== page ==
According to a brief story in Science (November 25), entomologist W. Joe Lewis of the U. S. Department of Agriculture found that he could train wasps to detect and react to scents associated with explosives. And he could do it in five minutes by associating the scents with a sugar-water reward.
Of course, you can't put a wasp on a leash like an explosive-sniffing dog. So Lewis designed a portable "Wasp Hound," a device with a fan that pulls air into a chamber with trained wasps. When the target scent appears, the wasps crowd around the intake looking for a reward. According to Lewis, they do the job as good as a trained hound, far more cheaply.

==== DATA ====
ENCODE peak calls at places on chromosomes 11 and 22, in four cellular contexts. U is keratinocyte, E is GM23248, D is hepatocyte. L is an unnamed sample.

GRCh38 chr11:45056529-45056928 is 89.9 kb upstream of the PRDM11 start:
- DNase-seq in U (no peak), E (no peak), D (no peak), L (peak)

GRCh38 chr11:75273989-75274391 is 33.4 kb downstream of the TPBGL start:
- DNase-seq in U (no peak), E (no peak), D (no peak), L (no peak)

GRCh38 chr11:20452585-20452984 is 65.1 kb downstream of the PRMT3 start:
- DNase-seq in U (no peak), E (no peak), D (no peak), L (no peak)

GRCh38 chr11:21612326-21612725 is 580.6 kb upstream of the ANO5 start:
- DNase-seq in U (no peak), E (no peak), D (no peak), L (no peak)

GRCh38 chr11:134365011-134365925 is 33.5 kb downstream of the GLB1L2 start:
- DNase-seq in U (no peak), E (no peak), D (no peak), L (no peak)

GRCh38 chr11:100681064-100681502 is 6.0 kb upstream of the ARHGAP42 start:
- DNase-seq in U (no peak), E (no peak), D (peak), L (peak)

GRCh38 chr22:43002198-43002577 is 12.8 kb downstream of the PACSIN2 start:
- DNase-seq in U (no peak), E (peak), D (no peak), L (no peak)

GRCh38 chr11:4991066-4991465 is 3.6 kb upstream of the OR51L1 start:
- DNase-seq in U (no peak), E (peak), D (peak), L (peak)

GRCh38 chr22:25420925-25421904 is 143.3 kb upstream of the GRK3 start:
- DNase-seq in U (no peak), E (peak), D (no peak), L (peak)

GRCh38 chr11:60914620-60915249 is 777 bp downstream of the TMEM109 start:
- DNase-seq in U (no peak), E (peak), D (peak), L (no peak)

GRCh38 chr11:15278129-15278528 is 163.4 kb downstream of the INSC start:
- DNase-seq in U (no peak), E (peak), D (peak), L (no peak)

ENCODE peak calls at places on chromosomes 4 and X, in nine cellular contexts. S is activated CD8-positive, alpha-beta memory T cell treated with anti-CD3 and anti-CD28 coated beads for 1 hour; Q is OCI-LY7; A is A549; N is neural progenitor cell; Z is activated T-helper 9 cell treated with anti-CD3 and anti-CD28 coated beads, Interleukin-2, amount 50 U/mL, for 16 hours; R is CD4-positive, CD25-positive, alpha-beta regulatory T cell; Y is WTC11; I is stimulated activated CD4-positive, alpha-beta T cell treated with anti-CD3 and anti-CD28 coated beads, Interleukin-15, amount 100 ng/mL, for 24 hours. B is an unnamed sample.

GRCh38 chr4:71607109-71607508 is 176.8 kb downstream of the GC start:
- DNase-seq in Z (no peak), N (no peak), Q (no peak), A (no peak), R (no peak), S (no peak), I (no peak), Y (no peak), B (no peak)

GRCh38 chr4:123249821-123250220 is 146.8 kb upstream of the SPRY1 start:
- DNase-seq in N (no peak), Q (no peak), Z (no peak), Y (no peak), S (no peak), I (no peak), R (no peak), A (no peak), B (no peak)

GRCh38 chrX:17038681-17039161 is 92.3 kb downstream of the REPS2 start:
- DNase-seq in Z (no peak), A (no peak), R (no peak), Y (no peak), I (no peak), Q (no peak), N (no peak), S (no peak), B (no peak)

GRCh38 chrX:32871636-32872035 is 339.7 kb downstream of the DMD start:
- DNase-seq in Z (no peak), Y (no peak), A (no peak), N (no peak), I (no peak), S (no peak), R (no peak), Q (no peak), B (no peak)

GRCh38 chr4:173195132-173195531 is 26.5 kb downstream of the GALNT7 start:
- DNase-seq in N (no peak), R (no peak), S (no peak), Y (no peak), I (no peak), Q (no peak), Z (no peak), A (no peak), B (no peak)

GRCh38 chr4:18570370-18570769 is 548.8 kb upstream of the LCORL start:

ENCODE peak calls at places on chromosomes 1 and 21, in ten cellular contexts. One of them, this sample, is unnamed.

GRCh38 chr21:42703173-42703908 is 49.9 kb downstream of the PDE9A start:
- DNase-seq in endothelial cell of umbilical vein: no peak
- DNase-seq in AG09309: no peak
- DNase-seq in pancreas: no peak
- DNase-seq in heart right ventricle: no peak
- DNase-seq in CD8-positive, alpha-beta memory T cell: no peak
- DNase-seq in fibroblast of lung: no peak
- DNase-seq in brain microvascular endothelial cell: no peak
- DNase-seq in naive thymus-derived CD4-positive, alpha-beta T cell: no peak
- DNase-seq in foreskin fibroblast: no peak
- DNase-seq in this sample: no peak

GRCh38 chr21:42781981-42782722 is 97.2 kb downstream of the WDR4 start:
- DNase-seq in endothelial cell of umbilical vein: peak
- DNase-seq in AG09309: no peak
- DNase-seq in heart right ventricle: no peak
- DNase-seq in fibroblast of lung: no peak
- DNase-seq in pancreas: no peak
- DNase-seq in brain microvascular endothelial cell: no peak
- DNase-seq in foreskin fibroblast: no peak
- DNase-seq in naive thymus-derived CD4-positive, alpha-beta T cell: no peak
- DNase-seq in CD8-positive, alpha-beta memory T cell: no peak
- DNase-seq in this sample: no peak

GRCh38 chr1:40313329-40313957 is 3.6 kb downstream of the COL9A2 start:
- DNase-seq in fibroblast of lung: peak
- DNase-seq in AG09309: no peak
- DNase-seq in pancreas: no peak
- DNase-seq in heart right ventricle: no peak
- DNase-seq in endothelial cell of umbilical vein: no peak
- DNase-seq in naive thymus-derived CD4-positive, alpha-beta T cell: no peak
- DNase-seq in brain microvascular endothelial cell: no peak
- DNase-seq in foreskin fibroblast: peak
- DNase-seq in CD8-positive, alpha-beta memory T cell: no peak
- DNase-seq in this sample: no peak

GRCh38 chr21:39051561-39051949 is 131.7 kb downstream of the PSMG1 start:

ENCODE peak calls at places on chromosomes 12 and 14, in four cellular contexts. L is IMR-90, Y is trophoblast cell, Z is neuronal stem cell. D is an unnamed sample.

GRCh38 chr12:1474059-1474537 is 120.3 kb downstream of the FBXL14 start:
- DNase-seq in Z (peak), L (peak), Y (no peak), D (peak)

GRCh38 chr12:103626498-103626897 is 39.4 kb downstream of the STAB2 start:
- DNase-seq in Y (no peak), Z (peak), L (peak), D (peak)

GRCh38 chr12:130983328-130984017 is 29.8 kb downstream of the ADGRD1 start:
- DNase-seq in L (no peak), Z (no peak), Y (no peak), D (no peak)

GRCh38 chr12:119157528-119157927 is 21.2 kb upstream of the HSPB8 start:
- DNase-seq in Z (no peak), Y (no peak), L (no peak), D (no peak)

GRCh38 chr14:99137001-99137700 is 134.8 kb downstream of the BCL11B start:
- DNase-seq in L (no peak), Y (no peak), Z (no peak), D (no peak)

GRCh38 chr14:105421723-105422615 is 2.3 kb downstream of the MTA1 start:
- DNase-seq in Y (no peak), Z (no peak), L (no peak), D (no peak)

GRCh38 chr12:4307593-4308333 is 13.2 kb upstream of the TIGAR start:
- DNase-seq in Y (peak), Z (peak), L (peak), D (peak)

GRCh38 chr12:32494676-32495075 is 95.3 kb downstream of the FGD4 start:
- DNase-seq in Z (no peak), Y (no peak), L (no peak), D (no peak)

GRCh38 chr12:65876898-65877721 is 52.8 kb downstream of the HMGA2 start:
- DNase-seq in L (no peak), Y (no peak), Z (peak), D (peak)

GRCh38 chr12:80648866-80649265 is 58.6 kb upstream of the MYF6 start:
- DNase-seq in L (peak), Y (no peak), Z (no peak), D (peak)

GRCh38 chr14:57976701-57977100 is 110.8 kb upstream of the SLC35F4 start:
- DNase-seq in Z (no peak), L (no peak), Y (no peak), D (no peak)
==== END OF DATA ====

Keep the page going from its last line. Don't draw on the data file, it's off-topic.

OK, what next? I suppose wasps are too small to carry transmitters so that their free-wing searches for suspect molecules can be tracked. On the other hand, yelps of pain from explosive-handling terrorists might do the job better than radio.
But then innocents might get stung too. So here's my idea: Train butterflies. Flocks of explosive-sniffing butterflies would add a lovely note to otherwise drab airport terminals and public buildings. Security personnel would keep an eye out for persons in a cloud of fluttering wings.